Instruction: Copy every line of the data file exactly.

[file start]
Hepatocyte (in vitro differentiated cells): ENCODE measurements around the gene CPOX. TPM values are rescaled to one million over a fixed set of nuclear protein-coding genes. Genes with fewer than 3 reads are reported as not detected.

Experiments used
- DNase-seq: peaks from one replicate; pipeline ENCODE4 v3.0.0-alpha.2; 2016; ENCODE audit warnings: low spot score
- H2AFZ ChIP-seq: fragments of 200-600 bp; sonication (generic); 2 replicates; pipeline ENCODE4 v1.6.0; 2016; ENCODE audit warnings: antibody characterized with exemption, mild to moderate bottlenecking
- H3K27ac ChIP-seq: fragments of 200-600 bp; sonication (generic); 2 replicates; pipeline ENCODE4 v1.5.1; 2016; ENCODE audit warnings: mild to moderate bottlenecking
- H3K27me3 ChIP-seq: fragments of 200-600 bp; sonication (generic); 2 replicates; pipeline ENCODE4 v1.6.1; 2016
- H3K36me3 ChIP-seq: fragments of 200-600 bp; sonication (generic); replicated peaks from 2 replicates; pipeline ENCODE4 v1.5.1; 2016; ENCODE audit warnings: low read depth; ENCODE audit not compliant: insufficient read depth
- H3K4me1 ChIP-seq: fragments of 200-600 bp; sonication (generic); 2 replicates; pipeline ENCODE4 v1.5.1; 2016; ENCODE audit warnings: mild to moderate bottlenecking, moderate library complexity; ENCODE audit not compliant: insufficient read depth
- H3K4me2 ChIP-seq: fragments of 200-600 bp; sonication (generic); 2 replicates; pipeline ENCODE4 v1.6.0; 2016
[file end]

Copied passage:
Hepatocyte (in vitro differentiated cells): ENCODE measurements around the gene CPOX. TPM values are rescaled to one million over a fixed set of nuclear protein-coding genes. Genes with fewer than 3 reads are reported as not detected.

Experiments used
- DNase-seq: peaks from one replicate; pipeline ENCODE4 v3.0.0-alpha.2; 2016; ENCODE audit warnings: low spot score
- H2AFZ ChIP-seq: fragments of 200-600 bp; sonication (generic); 2 replicates; pipeline ENCODE4 v1.6.0; 2016; ENCODE audit warnings: antibody characterized with exemption, mild to moderate bottlenecking
- H3K27ac ChIP-seq: fragments of 200-600 bp; sonication (generic); 2 replicates; pipeline ENCODE4 v1.5.1; 2016; ENCODE audit warnings: mild to moderate bottlenecking
- H3K27me3 ChIP-seq: fragments of 200-600 bp; sonication (generic); 2 replicates; pipeline ENCODE4 v1.6.1; 2016
- H3K36me3 ChIP-seq: fragments of 200-600 bp; sonication (generic); replicated peaks from 2 replicates; pipeline ENCODE4 v1.5.1; 2016; ENCODE audit warnings: low read depth; ENCODE audit not compliant: insufficient read depth
- H3K4me1 ChIP-seq: fragments of 200-600 bp; sonication (generic); 2 replicates; pipeline ENCODE4 v1.5.1; 2016; ENCODE audit warnings: mild to moderate bottlenecking, moderate library complexity; ENCODE audit not compliant: insufficient read depth
- H3K4me2 ChIP-seq: fragments of 200-600 bp; sonication (generic); 2 replicates; pipeline ENCODE4 v1.6.0; 2016